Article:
The homeowner's page - 3
Garden centres;


Below are links to the four different sections into which I have now divided this part of the site.







Rental & tax


garden centres

Cinema & books







travel deals





estate agents



talking points











Any absentee property-owner will be horrified by how fast Nature advances to reclaim what was left as an immaculate plot, and can turn it into a jungle in just a few weeks.
One of the great discoveries we have made for keeping weeds down is tree bark, available in bags from supermarkets and garden shops, or in bulk from some garden centres (if you take a trailer, they can measure its dimensions and then fill it and charge you per cubic metre). Spread thickly over an area you have weeded thoroughly, it will work miracles and make it far less difficult to regain control. Also you can see when you are approaching your precious plants more easily, and so run less risk of pulling them out when weeding! If you have a choice, go for slightly smaller bits of bark - the large pieces tend to blow off the beds in high winds.

If you're passionate about the Vendée, look out for some new roses launched in winter 2000-2001. Ville des Sables, Cap Horn and Vendée-Globe 2000, which are respectively golden-orange, flame-red and bright yellow.

You are not allowed to have bonfires between 1 March and 30 September (presumably for fear of setting somebody's precious crops alight), so gather combustible material ready for a nice autumn blaze...

Property owners are supposed to keep thistles in check, cutting them down before they flower (spring and early summer) so that those millions of fluffy bits of thistledown don't waft over boundaries and take root in neighbours' gardens and fields.

In 1804 Napoleon ordered the creation of a "Code Civil" to spell out the laws affecting property owners - right down to where householders can plant trees and bushes.
Don't quote me on these, but broadly speaking: The land up to 50cm beyond your house wall is deemed to be yours. You can't put a window in that overlooks your neighbour's property. A fence can be positioned on your boundary line, but a hedge must be planted a minimum of 1 metre your side of the boundary. And trees that will grow more than 2 metres high must be planted a minimum of 2 metres from the boundary (though this doesn't seem to mean you have to chop down all the lovely old trees already growing in your hedgerow).



Garden centres


, Route de Nantes, La Roche-sur-Yon is always a favourite. We bought excellent small hedging plants (eleagnus ebingii) at very reasonable prices three years ago and they are now a huge, bushy evergreen hedge, with tiny, but incredibly fragrant flowers in September.

There's a real vogue for olive trees at the moment (2002), plants which - having lost a small but expensive one a few years ago - we had always considered too fragile to withstand Vendée winters.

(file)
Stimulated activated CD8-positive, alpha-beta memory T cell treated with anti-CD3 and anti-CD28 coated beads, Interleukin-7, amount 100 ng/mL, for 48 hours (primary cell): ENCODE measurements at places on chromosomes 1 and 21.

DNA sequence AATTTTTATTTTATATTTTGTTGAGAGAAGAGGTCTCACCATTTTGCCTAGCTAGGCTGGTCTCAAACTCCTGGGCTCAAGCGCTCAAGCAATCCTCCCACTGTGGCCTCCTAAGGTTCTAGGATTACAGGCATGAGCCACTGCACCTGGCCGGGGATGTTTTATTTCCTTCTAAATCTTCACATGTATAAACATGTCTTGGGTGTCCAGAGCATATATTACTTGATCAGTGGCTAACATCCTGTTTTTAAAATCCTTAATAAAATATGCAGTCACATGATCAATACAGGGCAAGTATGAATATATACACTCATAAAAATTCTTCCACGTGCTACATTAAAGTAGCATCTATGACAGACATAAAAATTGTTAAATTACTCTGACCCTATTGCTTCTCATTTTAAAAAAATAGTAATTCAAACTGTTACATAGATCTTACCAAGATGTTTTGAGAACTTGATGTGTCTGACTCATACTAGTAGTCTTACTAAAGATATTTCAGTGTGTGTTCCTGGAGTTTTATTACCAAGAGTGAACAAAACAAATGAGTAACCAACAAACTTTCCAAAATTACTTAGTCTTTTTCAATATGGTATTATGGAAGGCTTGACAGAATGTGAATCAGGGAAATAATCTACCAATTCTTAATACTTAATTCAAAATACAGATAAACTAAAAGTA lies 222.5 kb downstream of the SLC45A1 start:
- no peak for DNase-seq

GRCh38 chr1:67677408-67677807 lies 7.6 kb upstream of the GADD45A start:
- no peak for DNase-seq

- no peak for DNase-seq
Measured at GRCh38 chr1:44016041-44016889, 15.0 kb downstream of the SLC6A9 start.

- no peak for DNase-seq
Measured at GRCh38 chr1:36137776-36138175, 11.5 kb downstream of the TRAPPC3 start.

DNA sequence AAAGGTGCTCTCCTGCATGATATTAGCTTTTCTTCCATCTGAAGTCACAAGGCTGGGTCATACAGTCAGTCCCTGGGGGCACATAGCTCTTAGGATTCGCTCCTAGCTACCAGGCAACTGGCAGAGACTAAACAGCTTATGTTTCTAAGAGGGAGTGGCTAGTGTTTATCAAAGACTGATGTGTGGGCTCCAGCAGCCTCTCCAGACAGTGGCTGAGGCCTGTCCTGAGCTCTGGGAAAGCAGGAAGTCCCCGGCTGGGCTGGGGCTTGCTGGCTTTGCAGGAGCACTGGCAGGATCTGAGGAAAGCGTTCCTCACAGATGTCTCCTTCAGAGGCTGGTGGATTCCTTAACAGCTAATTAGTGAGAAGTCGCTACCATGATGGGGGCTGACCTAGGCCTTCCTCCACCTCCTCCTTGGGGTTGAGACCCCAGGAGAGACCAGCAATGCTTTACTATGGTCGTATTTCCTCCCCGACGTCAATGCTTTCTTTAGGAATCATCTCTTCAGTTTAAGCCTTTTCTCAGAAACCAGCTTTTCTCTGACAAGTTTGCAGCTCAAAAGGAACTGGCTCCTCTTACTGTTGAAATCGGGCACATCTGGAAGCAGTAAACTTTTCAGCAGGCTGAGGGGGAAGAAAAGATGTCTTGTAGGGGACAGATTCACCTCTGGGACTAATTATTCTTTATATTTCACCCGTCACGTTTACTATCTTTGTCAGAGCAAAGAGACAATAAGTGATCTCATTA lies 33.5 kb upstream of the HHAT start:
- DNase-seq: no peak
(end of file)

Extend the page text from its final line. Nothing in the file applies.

Pépinières Boutin et Fils, outside the
village of St-Avaugourd-des-Landes, is a huge place, with vast glasshouses containing near-tropical trees, and acres of growing plants and shrubs, plus container-grown items - including many unusual varieties. Take a trailer if you've got one, because you're bound to want to buy hundreds of things for the garden! Belle-Fontaine, 85540 Saint-Avougourd-des-Landes (tel: 02 51 98 94 44; fax 02 51 98 93 46).
Vilmorin is an exceedingly good store too. Branches (excuse the pun) in various places, including Olonne-sur-Mer - where we bought some lusciously burgeoning geranium plants in June 2000 for a mere 6F90 each.




Tree surgeon


We had some excellent work on thinning out the branches of some huge old trees and taking down a pretty big oak tree, carried out in winter 99/00 and again in 04/05 by tree specialist Stéphane Guédon, from the La Mothe-Achard area (tel: 02 51 94 79 79/ mobile 06 82 03 02 43). He came first to do an estimate, and returned on schedule to do the job with a colleague, and with all the appropriate safety gear.




Garden design


As my husband, John, worked for many years on the BBC's "Gardener's World" programme, you might imagine he was pretty enthusiastic about matters horticultural. About seven years ago an ex-colleague, Gareth Hughes - now a garden designer - took our Vendée plot in hand and created what has turned into a wonderland (when we are on top of the weeds that is!). Here's a picture of it on a good day in May 2002.

Stéphane Guédon (see Tree Surgeon, above) now works with Anthony Cantin, who undertakes garden-design projects. You can contact him at Guédon Paysage – French mobile 06 74 21 59 66.







Local councils have gone mad on recycling. Pretty little wooden cabins have been set up all over the place - including supermarket car parks - to receive:
- glass bottles (but not ones that have contained oil) and jam jars - but no light bulbs;
- plastic bottles (again, not oil ones), though without the tops on; they don't want yoghurt pots etc, nor plastic bags. (Strangely, cardboard goes into this container too, as do tins, drinks canisters and tinfoil containers.)
- newspapers, magazines and paper generally.
Our own village council has issued us all with wheelie-bins; we pay a whopping annual sum of 500F for having it emptied each week. At 120 litres, it doesn't take a lot to fill it, so recycling and compost-making are essential. We could have asked for a larger bin, but the annual charge would have gone up in line with its size.




Weather forecasts


You can find the outlook for a couple of days for Nantes, La Roche-sur-Yon and Les Sables-d'Olonne on these Voilà pages.






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